8. The Chaser is a fun episode where the lonely guy finally gets his dream girl who ends up getting more than what he bargained for Ala "Be careful of what you wish for because you might just get it!", however; upon further examination, is kind of creepy since the protagonist, Roger, date rapes Lelia with a "love potion" he purchases from the Professor Daemon, and quite frankly, is a selfish and disturbed way of "buying" a woman's love in more ways than one! It is the ultimate experience when love is a two-way street, and in Roger's case, drugging Lelia and then considering drugging her again to break the spell, takes another turn, when Lelia proclaims to dear hubby, that a little visitor is on his/her way, in which case, Roger drops the bottle saying, "I could never do it". Yep, sure, you couldn't! As I said, this is a fun episode, and is pure fantasy, but is a one trick pony of a short half-hour episode. I would compare this episode loosely to "Short Drink from a Certain Fountain" where the protagonist wants to appear younger to his Barbie Doll wife who disdains him and feels desperate enough to drink an experimental drug which his brother, a doctor, gives him only to get so younger, that he begins as an infant for his fickle wife has to raise as a son in order to collect on the inheritance in a reverse whammy. I would rate this episode as a C+. I wonder if the premise of the movie which came out about 10 years ago, Benjamin Button, was loosely based upon this episode? Merry Christmas/Happy Holidays everyone!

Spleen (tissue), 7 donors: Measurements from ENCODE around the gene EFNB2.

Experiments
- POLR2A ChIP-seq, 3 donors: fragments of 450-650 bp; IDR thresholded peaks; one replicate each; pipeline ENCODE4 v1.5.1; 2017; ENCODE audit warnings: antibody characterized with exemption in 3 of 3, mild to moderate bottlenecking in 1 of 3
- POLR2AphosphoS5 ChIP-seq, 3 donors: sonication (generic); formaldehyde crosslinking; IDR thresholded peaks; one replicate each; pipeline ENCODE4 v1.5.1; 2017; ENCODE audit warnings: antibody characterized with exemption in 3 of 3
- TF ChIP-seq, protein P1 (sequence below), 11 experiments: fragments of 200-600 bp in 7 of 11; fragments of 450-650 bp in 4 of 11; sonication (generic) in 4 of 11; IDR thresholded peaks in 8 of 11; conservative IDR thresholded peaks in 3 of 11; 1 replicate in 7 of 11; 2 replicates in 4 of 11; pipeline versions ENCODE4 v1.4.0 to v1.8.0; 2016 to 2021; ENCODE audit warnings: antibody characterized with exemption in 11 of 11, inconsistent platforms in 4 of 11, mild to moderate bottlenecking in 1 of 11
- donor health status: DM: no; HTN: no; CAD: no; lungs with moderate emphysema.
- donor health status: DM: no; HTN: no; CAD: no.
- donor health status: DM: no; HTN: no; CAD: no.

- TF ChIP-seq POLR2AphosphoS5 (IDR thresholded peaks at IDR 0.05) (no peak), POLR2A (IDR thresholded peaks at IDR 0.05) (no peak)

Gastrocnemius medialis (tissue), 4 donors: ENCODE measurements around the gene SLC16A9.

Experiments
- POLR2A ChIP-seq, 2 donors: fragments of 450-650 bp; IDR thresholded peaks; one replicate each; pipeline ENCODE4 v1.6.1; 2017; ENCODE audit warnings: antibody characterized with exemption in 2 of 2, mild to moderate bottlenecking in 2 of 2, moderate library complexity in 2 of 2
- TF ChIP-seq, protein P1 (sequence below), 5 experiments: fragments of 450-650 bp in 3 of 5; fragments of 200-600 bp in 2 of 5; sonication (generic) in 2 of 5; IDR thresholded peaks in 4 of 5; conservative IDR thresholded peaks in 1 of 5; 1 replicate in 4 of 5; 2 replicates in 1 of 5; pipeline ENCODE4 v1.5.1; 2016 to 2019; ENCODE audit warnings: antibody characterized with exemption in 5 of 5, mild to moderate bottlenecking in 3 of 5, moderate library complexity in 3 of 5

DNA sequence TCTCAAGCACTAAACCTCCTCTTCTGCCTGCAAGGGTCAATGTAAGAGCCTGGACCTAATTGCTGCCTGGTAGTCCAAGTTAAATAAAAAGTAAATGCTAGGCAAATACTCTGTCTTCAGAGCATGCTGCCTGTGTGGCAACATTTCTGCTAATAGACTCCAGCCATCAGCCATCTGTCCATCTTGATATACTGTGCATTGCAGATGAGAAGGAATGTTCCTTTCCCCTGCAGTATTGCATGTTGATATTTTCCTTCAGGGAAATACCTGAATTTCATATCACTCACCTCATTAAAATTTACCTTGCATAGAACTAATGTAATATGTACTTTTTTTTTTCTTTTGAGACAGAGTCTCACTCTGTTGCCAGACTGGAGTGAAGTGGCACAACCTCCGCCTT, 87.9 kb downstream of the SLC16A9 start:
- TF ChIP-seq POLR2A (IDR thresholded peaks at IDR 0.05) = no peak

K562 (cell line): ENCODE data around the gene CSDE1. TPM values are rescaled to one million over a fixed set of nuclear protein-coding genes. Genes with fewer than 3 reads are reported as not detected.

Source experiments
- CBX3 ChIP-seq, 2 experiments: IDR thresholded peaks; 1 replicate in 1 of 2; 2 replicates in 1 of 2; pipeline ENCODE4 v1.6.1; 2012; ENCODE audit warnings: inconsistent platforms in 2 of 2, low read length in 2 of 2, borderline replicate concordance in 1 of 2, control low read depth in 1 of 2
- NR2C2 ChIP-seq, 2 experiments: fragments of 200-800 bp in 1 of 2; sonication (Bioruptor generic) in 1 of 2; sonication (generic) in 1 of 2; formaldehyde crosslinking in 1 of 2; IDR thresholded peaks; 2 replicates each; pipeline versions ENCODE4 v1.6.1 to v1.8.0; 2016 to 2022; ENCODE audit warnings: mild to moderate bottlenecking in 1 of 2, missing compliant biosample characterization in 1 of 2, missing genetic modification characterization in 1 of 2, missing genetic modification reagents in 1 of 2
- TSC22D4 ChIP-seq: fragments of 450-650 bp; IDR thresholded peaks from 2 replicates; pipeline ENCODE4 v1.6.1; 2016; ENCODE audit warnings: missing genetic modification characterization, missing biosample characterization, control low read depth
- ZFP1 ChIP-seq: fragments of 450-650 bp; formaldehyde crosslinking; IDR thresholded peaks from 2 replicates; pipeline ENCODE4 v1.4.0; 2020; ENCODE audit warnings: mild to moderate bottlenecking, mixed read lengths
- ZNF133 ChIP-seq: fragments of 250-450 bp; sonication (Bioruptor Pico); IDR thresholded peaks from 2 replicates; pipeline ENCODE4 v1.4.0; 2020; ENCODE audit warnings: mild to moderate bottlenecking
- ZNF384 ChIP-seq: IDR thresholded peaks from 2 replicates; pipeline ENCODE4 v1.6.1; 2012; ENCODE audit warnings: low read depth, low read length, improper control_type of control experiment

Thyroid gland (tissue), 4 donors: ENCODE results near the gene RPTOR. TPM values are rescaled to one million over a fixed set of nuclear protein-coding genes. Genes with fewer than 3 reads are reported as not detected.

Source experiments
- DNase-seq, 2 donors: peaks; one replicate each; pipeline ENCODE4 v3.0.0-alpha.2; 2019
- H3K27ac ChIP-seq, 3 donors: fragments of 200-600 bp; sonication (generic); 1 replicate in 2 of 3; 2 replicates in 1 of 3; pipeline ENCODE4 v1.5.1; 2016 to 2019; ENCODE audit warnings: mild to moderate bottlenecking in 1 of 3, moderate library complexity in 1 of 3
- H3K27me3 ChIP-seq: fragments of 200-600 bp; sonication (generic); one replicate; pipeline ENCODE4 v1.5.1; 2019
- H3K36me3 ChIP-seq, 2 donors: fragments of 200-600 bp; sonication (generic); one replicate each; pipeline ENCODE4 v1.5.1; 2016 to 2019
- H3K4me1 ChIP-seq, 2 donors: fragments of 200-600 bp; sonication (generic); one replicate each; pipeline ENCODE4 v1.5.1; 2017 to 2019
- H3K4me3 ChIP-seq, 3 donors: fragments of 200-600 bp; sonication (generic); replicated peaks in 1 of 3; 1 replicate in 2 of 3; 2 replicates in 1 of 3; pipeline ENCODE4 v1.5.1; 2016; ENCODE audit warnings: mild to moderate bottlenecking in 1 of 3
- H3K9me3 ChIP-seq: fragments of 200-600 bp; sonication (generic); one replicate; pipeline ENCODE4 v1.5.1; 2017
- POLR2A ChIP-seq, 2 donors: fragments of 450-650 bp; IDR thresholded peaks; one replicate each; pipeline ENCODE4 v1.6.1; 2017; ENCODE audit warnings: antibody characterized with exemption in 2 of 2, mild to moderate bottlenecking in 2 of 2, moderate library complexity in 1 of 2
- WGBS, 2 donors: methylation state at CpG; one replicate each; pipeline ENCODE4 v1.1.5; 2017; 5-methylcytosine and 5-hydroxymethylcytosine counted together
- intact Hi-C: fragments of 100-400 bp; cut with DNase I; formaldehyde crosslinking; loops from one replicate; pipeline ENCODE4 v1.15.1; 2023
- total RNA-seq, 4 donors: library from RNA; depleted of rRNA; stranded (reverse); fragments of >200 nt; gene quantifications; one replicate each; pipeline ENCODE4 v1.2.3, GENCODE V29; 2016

9. > the only weak part of the episode, as it seems anticlimactic compared to the preceding action, yet still works as a darkly humorous closing to the play.

    So you'd rather he poison his wife.

  10. I just read your review. Well done, sir! I’ve always loved this episode. Most reviews I’ve read on “the Chaser” are negative but vague in their arguments. This was the best of the comedic episodes. George grizzard was terrific

    1. Hey, thanks for reading! This is just a fun episode and the production design is outstanding. Grizzard is great as always but throw in Patricia Barry & John McIntire and it puts it over the top.

  11. The threshold outside the Professor's laboratory and home has a setup for two double doors, and the #22 above them. I believe this would be re-used again for the creepy morgue in "Twenty-Two". Am I right?

  12. I've never read the John Collier short story that "The Chaser" is based on; which is why I've always wondered if the fact that neither Roger nor Professor Daemon ever comes right out and says that the "glove cleaner" is a deadly poison was due to network constraints about portraying murder. Serling was always having trouble with the narrow-minded network brass, so this would have been perfectly in character.